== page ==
Denmark’s MP Pension said it will exclude from investments 14 countries that it accuses of systematically violating human rights. The move includes divesting DK400 million ($61 million) worth of investments in companies that are controlled by those countries.
“With this approach, we get the financial industry’s most consistent criteria for accountability when it comes to investment in government bonds,” Anders Schelde, investment manager at MP Pension, said in a release. “It’s an area we’ve been working for a long time, but now the time has come to strengthen efforts to promote respect for human rights.”
The 14 countries the pension is excluding from investment are Bahrain, Benin, Burundi, Comoros, Congo, Ethiopia, Iran, Mozambique, Papua New Guinea, Rwanda, Saudi Arabia, Swaziland, Tajikistan, and Thailand.
The pension has fairly strict guidelines on what it can invest in, and excludes companies and countries that have had problems with human rights, labor rights, environment and climate issues, corruption, and controversial weapons. Each quarter the fund scrutinizes the inventory of listed shares, corporate bonds, and government bonds for any possible breach of its policy of responsible investments.
“As an active owner, our focus is on targeted analysis and dialogue with improvement for purposes, rather than exclusion,” said the company. “If a company violates our policy of responsible investment, we try to influence companies in a positive direction by entering into dialogue and voting at the company’s general meetings.”
The fund added that if its efforts don’t help bring about change from a company, then it will stop the investment and exclude it from its portfolio.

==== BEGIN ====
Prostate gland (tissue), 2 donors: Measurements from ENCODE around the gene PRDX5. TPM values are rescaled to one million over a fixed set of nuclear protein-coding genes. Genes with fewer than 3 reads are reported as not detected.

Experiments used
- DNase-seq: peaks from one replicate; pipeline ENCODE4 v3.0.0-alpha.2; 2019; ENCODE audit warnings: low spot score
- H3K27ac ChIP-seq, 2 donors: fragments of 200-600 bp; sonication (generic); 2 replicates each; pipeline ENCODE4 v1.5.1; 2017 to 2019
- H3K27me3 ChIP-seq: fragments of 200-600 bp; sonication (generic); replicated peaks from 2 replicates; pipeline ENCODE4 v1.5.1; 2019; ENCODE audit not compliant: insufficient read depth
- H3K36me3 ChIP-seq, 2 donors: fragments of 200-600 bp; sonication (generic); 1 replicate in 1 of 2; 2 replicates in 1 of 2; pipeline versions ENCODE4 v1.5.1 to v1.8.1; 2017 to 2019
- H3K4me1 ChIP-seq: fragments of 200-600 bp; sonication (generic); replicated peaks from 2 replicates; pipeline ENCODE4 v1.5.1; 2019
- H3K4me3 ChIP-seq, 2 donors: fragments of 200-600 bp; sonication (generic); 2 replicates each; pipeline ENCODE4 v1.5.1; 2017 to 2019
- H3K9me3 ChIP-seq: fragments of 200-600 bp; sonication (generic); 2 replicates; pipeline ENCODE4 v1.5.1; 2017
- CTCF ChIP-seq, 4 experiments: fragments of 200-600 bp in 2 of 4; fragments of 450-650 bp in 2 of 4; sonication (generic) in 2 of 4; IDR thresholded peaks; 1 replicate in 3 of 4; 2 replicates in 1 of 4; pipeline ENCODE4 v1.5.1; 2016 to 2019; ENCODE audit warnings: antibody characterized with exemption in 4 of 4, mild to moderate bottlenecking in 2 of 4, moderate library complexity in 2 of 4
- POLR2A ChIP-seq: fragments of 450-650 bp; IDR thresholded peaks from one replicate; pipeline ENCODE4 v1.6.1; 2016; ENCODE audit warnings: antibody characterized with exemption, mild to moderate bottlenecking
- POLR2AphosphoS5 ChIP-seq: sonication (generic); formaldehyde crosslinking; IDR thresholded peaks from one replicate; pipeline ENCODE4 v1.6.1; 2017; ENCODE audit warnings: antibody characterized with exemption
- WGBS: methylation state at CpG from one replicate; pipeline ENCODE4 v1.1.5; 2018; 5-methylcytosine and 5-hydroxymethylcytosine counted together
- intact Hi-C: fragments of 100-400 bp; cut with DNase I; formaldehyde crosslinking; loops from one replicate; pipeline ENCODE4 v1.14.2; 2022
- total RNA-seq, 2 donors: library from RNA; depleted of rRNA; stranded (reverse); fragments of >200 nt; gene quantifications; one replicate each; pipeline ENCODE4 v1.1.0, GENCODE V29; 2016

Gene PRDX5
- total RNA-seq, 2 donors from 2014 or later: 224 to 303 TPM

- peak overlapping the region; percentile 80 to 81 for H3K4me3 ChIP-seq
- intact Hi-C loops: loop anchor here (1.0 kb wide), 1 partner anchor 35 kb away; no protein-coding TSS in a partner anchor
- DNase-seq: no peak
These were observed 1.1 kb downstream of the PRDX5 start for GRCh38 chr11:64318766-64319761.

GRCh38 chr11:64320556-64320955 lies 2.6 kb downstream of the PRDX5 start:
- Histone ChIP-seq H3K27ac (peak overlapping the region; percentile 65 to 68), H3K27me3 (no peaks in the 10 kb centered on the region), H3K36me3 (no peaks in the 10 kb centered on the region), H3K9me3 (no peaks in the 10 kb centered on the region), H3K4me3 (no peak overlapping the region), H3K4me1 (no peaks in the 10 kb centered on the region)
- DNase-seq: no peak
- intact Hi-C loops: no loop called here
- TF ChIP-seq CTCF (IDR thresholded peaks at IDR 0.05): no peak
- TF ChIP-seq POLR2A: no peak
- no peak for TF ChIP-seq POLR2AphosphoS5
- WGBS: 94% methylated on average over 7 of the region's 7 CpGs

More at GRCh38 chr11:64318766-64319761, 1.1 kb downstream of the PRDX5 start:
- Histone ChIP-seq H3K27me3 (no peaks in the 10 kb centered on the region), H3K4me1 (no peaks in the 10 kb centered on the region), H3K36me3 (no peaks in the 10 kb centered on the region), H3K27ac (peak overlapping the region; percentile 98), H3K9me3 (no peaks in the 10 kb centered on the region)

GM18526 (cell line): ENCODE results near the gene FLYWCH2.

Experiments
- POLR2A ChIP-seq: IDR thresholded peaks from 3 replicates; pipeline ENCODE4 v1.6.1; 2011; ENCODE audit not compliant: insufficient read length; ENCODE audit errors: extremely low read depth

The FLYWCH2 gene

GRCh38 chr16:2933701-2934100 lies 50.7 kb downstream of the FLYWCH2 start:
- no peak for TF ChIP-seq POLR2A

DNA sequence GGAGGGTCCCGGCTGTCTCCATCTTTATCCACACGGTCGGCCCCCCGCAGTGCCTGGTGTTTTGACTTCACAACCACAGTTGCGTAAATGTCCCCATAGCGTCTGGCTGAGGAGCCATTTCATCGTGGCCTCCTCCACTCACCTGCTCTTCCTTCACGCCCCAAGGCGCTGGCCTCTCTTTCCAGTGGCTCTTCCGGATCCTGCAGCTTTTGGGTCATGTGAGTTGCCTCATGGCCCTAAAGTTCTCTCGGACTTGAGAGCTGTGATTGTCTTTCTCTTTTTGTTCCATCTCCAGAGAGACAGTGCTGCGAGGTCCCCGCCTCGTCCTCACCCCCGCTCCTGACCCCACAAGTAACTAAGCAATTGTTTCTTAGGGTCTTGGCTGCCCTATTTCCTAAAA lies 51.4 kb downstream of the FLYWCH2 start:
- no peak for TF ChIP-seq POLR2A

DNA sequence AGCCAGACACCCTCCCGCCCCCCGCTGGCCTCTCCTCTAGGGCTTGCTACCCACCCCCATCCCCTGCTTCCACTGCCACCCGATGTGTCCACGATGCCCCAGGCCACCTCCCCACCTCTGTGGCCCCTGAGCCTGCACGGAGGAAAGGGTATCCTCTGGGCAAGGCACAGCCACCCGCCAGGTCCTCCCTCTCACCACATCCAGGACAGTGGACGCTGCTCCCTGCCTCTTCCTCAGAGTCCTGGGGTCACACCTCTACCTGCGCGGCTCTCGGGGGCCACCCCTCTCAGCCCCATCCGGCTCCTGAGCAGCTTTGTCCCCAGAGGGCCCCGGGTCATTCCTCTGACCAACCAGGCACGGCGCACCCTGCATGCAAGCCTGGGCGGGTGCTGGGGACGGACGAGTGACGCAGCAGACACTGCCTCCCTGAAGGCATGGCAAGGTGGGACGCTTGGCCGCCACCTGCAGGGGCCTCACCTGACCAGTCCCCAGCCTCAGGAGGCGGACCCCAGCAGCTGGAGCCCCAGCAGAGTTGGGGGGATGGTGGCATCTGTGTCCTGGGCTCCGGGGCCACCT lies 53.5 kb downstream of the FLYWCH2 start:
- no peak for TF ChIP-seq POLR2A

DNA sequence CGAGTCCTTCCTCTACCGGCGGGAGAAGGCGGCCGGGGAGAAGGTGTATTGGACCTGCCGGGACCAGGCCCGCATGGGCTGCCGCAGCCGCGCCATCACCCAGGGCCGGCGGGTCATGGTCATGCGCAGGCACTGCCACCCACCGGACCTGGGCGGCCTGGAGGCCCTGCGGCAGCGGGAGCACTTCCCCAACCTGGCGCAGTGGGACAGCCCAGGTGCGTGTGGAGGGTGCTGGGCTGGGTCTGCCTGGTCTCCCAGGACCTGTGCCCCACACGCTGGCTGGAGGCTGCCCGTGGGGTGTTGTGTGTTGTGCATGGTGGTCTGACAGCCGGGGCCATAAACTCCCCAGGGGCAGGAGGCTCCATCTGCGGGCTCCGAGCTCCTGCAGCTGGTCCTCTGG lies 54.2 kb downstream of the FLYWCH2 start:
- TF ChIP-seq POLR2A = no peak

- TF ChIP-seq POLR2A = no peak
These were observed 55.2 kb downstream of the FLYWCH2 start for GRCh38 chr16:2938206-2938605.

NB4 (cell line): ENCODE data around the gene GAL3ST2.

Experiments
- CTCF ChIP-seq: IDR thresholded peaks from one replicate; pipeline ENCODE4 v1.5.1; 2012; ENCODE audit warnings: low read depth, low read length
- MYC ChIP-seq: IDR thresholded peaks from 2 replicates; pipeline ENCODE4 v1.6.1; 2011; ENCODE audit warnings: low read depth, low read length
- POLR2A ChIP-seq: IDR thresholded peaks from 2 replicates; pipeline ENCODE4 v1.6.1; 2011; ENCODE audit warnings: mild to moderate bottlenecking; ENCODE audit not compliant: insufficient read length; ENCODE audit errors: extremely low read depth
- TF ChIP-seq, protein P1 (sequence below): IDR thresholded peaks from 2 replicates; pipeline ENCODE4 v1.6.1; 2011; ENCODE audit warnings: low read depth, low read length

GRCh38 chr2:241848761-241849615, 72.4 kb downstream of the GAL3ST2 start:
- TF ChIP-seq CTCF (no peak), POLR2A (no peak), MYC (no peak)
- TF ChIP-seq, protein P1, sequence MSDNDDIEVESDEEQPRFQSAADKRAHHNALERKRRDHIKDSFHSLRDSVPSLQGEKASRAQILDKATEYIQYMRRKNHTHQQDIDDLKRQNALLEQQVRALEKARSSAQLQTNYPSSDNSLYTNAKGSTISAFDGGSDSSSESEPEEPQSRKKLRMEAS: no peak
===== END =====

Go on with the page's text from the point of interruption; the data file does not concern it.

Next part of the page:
“It’s really not an easy task, but we try to solve it best by being very methodical and basing our decisions on a broad set of information,” said Schelde. “We also place a lot of emphasis on the trend. We would like to support a country that is on way in a positive direction, but instead, we move faster if the level is low and the trend is pointing downwards.”
However, the fund said there are still more countries with human rights issues that it has to stay invested in because of its fiduciary responsibility to its 130,000 members. This includes countries such as China and Russia, which the fund said are difficult to divest from while still maintaining good portfolio management.
“We must accept that large issuers like China and Russia also find space in the portfolio,” said Schelde. “Therefore, we can not invest 100% in line with our accountability standards when it comes to government bonds, because we also need to consider the return. But what we can do is challenge ourselves to invest as responsible as possible—and be open about our dilemmas.”